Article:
“To Move the World”, Morrison, p236-7
Shoghi Effendi wishes me to acknowledge the receipt of your letter dated September 25th 1932. He deeply sympathises with you in your difficulties and earnestly prays that God will guide you and enable you to take the right step at this cross-road of your life. He is sure that ultimately you will appreciate the wisdom of all this and will not be in the least sorry for what has transpired. What is however essential is that you have faith in the love and guidance of Baha’u’llah and be certain that He will not forsake a person like you who has for so many years spread his Cause so devotedly. It may be a period during which He will test your power of endurance and tenacity of faith, but with His help you shall win and see yourself victorious both spiritually and also in managing your material affairs.
Shoghi Effendi knows that you can render inestimable service both if you go to Persia and also if you join Mrs. Gregory in Europe. . . . but Shoghi Effendi thinks that the place you are needed most is America. The Master asked you to work for the colored and among them and Shoghi Effendi would urge you to do the same. Your own people need you most and you have a duty towards them that you have to fulfil.
Shoghi Effendi wishes you to take a kind of work like the one Mr. [Hyde] Dunn has taken in Australia, that would enable you to travel throughout the U. S. and both win your bread and serve the Cause. The kind of work Miss [Orcella] Rexford has [i.e., paid lecturing] Shoghi Effendi would not advise you for even though there is no harm in it, it may cause misunderstanding. The people may confuse what you say on the subject of the Cause with what you say in your other lectures. Keep also in mind that the Faith cannot spare your services totally. You should take up a work that will give you ample time to teach among the colored.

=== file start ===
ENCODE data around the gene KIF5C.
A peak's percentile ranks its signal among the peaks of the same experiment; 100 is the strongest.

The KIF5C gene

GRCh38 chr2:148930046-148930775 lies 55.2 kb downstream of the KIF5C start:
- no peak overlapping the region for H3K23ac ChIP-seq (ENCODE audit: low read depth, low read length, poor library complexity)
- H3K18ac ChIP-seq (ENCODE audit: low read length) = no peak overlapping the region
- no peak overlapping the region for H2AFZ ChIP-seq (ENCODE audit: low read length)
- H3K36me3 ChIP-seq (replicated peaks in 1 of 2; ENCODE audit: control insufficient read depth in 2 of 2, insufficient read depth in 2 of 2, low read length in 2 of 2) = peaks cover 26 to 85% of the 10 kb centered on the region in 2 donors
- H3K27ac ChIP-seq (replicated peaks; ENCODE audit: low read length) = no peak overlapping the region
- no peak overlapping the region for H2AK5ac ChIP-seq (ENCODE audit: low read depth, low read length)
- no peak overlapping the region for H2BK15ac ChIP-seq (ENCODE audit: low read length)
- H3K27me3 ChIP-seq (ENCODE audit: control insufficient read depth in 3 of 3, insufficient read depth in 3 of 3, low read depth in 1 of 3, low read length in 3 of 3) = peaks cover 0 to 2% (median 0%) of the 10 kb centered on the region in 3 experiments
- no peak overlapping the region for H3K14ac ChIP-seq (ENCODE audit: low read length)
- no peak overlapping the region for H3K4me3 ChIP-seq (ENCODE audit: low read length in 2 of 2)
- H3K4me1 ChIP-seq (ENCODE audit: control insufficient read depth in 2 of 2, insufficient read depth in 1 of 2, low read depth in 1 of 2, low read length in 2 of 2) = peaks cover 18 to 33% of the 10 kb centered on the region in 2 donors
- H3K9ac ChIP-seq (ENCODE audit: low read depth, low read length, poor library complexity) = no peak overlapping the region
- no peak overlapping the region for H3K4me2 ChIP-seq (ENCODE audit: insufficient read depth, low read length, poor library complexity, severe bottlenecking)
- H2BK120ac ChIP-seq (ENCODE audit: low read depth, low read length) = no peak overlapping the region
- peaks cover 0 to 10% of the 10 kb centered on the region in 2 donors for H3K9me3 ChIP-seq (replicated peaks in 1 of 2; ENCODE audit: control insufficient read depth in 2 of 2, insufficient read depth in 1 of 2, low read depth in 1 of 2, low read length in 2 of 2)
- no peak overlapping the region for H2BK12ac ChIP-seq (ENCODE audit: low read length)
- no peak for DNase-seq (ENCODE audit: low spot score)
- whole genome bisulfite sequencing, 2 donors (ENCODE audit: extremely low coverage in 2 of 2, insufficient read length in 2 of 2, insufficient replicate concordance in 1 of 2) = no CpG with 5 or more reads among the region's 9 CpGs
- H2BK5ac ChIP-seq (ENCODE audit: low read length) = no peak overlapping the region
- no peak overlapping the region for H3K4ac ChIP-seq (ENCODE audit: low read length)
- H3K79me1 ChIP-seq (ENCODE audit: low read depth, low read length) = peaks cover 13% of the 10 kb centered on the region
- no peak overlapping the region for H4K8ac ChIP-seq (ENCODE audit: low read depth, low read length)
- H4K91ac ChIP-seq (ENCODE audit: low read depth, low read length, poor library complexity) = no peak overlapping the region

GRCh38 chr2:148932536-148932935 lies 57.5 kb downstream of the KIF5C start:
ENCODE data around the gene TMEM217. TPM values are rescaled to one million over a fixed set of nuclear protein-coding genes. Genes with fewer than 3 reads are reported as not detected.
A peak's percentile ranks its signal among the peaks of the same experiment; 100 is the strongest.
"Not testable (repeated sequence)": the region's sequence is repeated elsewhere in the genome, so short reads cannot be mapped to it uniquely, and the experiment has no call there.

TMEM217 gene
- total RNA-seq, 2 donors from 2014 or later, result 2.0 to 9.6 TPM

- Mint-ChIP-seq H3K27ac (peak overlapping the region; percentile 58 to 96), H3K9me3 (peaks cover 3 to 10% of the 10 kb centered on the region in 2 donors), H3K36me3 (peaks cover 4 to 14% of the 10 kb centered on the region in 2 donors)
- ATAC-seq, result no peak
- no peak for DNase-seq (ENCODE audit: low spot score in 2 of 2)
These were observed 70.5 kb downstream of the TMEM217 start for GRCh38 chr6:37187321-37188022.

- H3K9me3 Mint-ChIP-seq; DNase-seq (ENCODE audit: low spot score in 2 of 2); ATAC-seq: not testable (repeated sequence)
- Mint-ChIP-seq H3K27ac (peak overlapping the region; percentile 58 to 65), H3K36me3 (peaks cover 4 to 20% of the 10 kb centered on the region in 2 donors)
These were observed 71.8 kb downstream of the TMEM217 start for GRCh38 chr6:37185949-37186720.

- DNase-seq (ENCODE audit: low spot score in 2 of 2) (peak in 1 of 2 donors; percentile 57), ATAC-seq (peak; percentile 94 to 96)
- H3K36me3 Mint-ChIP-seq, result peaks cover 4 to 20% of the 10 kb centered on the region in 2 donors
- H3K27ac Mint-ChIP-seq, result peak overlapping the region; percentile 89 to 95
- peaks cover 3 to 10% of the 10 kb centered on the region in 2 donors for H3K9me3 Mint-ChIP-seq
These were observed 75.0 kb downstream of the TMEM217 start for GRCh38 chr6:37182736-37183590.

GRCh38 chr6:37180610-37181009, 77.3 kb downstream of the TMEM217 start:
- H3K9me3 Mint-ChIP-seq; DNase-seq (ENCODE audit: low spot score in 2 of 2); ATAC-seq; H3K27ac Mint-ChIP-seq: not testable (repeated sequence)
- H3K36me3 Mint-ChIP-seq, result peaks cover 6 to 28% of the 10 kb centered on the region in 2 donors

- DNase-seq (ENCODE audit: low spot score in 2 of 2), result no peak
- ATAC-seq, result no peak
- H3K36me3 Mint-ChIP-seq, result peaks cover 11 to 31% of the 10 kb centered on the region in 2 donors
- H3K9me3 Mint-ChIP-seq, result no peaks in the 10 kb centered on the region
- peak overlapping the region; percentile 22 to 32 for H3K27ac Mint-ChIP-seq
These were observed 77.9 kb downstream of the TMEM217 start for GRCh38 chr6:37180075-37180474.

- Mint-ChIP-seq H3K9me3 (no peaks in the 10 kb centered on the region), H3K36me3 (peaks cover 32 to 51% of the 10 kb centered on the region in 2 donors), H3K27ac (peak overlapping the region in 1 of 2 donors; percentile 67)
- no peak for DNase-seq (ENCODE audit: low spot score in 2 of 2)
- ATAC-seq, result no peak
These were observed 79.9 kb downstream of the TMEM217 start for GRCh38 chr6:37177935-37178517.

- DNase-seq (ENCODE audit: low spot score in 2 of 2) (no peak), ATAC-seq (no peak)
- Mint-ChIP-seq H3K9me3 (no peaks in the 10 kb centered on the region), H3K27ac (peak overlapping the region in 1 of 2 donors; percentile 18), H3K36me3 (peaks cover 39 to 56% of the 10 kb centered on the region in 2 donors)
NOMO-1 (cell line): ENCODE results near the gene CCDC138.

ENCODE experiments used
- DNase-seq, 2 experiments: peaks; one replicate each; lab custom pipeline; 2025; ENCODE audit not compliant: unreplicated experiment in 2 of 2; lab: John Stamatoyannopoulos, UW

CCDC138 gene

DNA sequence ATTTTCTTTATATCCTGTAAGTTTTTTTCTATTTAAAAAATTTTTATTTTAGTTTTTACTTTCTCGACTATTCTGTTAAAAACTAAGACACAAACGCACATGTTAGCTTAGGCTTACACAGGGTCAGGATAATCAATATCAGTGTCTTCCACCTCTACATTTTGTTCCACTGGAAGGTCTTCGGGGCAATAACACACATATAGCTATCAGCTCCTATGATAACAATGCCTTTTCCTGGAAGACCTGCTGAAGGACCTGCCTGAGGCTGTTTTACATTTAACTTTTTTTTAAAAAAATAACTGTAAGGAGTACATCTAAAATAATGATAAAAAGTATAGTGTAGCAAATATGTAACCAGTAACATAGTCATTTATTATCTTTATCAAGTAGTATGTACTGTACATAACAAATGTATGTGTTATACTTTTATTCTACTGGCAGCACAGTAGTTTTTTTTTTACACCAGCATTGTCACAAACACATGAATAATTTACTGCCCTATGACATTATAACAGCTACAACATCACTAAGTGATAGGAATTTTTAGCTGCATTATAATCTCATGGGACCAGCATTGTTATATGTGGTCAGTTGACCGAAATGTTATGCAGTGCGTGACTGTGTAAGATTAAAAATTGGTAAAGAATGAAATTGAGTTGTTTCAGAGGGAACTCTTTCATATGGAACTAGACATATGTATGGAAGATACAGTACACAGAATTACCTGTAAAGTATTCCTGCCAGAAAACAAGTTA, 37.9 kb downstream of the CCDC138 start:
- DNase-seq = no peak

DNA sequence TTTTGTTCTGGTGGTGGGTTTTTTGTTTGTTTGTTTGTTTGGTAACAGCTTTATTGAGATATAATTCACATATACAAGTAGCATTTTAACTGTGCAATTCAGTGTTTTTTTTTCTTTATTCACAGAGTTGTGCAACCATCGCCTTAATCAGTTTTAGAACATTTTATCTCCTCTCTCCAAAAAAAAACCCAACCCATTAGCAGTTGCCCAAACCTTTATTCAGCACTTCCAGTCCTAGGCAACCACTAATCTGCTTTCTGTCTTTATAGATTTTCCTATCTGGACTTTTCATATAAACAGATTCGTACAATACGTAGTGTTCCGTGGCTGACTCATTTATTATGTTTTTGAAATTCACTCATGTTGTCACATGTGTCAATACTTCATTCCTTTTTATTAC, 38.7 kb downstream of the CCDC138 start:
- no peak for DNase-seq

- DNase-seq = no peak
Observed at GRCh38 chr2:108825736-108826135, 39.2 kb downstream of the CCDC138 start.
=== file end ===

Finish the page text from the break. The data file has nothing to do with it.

In his moments of prayer at the Shrine Shoghi Effendi will pray for you and ask God to guide and assist you in this very critical period of your life.
At the bottom of the letter, as was his custom, Shoghi Effendi added a postscript in his own hand:
Dear and precious co-worker:
The spirit which you have demonstrated and which your welcome letter so powerfully reveals is indeed worthy of the praise and admiration of the Supreme Concourse. The place you occupy in my heart and the measure of admiration I cherish for the sublimity of your faith, I cannot describe. ... I wish you to concentrate, within the limits which your changed material position imposes, on the teaching work in America and particularly among the colored inhabitants. My prayers will accompany you, wherever you may be. With a heart filled with love and gratitude,
Your true brother, (Signed) Shoghi
[To Louis Gregory, 20 October 1932]